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visits member for 5 years, 8 months
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I am weasel!

all of the hats, all of the hats...


Mar
23
comment Someone uploaded index.php into my ubuntu server, I don't know how?
Weak passwords, sql injection, buggy plugin, trojan. There are many possible ways, a whole stack exchange worth security.stackexchange.com. You have given no info to narrow that down. If you don't understand how to secure a server you need to employ someone who does. There is not a magic checkbox to tick and it becomes secure.
Mar
20
comment Two DHCP servers in one network
@Sven I can't find a canonical one, maybe this? serverfault.com/questions/325023/dual-isps-load-balancing/…
Mar
20
comment Two DHCP servers in one network
@Sven although it matches their title, don't think this dupe matches what they really asked. Would be better as a dupe of a multiple gateways/ISPs question.
Mar
16
comment Why is RAID 1+6 not a more common layout?
Since you are proposing an untested theory that defies conventional wisdom why don't you detail your setup where you have shown it to work? I would guess that since your maths differs from every other source on this subject as well as real world tests the reason why it doesn't work is that your maths is wrong.
Mar
15
comment Why is RAID 1+6 not a more common layout?
Please state your source for this information. A practical test with large or tiny writes does not concur with the performance you have suggested.
Mar
13
comment Building one big filesystem with JBOD and ZFS
you almost certainly don't actually want one big filesystem
Mar
12
comment Why is RAID 1+6 not a more common layout?
You stated based on your calculations that RAID1+6 has the same write throughput as RAID10 with triples. In reality RAID1+6 has not even remotely the write throughput of RAID10 so your calculations or the assumptions they are based on are wrong. I was trying to help you understand why, if you refuse to listen then we might be wasting our time but it is you who is wasting it.
Mar
12
comment Why is RAID 1+6 not a more common layout?
I think basically you have read someone generalising the throughput calculation and are trying to apply it as if it is a rule when it isn't. And it certainly doesn't work for nested situations that are multiplicative.
Mar
12
comment Why is RAID 1+6 not a more common layout?
you don't get 4 chunks written for the price of one. Throughput per drive is dependent on the amount of data, so that has already been cancelled out. The number of reads does not depend on chunksize, it is always required to calculate parity. It might be helpful if you linked where you are getting these ideas from.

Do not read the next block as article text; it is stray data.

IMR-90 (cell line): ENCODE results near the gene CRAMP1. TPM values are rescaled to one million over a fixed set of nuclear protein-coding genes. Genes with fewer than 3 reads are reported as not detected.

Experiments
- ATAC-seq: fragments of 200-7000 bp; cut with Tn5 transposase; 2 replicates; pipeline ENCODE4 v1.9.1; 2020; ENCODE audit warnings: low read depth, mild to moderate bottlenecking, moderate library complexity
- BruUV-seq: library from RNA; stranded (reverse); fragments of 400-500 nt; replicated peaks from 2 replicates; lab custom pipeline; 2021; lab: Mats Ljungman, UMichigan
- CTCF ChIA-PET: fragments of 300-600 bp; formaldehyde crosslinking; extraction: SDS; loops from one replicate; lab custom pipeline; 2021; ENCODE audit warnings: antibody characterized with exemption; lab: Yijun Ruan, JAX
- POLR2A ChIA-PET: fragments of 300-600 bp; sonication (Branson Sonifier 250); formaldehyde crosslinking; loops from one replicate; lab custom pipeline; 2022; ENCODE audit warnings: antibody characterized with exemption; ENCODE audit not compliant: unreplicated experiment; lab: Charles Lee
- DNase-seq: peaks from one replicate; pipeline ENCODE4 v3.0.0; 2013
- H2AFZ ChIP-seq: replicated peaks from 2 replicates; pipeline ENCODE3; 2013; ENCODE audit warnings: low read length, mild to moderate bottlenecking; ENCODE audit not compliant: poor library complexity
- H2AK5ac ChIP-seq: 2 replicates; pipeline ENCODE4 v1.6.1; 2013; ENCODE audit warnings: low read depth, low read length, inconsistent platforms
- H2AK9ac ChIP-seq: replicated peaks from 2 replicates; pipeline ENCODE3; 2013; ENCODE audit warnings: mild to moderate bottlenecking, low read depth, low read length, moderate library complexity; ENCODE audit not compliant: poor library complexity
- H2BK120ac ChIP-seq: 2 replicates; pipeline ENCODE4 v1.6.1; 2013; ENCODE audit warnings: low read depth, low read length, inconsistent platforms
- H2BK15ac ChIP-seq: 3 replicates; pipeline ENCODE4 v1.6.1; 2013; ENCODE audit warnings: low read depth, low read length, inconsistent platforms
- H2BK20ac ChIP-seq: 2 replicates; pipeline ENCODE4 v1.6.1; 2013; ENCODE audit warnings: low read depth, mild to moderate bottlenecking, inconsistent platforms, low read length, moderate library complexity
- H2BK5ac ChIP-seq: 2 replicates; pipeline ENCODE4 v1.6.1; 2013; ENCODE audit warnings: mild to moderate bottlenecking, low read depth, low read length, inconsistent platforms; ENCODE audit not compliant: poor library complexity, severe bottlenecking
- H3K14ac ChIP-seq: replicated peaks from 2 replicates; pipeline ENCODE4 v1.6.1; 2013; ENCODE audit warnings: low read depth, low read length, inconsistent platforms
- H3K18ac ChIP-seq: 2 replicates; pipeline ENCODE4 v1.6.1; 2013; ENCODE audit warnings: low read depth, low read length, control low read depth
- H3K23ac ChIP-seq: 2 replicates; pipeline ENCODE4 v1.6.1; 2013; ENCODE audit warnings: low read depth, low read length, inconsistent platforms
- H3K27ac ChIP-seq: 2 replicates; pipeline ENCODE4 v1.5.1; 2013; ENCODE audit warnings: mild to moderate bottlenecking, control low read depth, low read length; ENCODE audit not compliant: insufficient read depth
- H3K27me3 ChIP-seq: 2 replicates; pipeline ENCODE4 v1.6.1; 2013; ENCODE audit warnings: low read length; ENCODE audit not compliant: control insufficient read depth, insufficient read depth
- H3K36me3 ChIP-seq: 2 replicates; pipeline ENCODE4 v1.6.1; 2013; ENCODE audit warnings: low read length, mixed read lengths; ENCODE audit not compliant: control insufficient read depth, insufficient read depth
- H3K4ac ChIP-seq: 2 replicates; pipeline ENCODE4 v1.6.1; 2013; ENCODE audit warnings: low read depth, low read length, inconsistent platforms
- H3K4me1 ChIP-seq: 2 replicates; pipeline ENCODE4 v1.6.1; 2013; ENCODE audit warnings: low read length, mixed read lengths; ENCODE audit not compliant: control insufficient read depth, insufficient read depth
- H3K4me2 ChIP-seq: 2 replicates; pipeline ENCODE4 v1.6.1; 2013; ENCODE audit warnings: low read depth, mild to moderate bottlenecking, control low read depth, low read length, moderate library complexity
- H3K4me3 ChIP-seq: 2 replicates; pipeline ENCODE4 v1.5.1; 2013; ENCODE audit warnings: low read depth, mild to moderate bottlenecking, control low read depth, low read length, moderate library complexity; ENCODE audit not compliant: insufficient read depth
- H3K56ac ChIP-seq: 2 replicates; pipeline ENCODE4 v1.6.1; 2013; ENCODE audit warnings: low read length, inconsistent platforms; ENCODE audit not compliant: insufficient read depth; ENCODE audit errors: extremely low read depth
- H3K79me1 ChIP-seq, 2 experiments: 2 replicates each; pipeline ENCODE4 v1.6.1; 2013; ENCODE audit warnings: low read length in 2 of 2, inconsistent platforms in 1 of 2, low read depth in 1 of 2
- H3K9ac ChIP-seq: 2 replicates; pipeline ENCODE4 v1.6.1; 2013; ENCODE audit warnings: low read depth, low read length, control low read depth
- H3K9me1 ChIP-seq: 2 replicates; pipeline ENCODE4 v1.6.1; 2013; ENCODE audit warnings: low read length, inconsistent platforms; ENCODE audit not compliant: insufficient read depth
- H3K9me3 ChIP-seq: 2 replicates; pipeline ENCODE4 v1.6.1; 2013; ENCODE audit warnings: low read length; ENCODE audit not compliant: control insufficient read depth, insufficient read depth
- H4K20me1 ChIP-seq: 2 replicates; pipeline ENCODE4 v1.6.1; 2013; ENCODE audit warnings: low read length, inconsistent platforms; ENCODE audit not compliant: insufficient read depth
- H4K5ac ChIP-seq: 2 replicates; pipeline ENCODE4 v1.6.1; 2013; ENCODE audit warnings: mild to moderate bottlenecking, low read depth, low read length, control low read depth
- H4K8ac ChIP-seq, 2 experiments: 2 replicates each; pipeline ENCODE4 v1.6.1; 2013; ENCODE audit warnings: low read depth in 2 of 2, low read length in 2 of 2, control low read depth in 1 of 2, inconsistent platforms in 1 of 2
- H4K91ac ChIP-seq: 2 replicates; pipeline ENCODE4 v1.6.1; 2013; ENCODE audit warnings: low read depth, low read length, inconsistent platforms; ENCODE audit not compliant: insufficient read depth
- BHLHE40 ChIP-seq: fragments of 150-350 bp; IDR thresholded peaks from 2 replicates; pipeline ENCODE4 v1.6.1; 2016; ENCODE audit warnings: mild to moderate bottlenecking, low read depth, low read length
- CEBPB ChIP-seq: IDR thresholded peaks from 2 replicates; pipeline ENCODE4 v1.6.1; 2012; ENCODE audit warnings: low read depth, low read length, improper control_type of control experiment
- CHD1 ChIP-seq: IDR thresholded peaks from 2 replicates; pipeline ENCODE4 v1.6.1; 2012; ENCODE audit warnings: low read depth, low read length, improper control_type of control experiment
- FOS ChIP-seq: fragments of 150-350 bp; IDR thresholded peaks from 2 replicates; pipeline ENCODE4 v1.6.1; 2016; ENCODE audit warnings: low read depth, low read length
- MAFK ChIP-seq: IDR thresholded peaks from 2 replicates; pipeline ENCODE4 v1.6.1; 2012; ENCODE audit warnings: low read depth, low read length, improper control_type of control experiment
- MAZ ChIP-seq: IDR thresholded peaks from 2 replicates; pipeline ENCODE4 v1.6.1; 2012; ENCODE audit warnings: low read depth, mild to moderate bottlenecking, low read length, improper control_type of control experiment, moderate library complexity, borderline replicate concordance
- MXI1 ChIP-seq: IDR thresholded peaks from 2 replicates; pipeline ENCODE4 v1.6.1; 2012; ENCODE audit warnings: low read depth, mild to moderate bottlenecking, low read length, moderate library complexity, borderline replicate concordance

Mar
12
comment Why is RAID 1+6 not a more common layout?
I think you are quoting something without understanding it. What you are saying specifically about write amplification is technically correct only because RAID6 requires 3 writes the same as a 2nd mirror. But what you are missing is that parity in RAID6 also requires reads. The disk IOs limit throughput, not just the disk writes.
Mar
12
comment Why is RAID 1+6 not a more common layout?
no writing 4 chunks at once does not magically increase drive throughput by 4 :) Less than optimal chunksize can only lower throughput from the theoretical maximum.
Mar
12
comment Why is RAID 1+6 not a more common layout?
no that is incorrect. Each RAID6 write takes 6 IOs and each RAID1 write takes 2 IOs, these are multiplicative. So in RAID 1+6 each write will take 12 IOs, for RAID 10 is it 2 IOs. Write throughput on 12 drives will be 1x for RAID1+6 and 6x for RAID10!
Mar
11
comment Why is RAID 1+6 not a more common layout?
Your thoughput calc doesn't seem to have taken into account the write amplification to create the parity.
Feb
25
comment Duplicate MAC address, can be blocked?
If someone is spoofing a mac address on a physical network they wouldn't need to make a seperate dhcp request.
Feb
19
comment How to protect against loss of server on a budget
@warren the difference is how that is implemented. Do they just have a bunch of VMs on a physical machine or do they have a bunch of VMs on a pool of physical machines.
Feb
14
comment Removing an (apparently) infinitely recursive folder
The fact that it wasn't actually infinately recursive but just very deep is significant and was a major red herring assumption.
Feb
13
comment How to protect against loss of server on a budget
@MichaelHampton that is not even remotely what I was suggesting. A company hosting VPS's for hundreds of clients can spread them amongst redundant hardware rather than simply put a bunch of them on a single physical server and cross their fingers.
Feb
13
comment How to protect against loss of server on a budget
High availability is readily available even for small clients from good providers. They get economy of scale.
Feb
13
comment How to protect against loss of server on a budget
Choose a host who is big enough to use virtualisation. Hardware failures mean your VPS will transparently transition to alternate hardware. This shouldn't really be any more expensive.
Feb
11
comment How to build an energy efficient small office server?
@n1000 you arn't in the realms of reality. 3 disks in a raid takes ~33W active 20W idle without any other hardware. You think you can do a better job than experienced hardware engineers, be my guest and waste your time. If you want to lower the life of your hardware turn it off when you leave the office.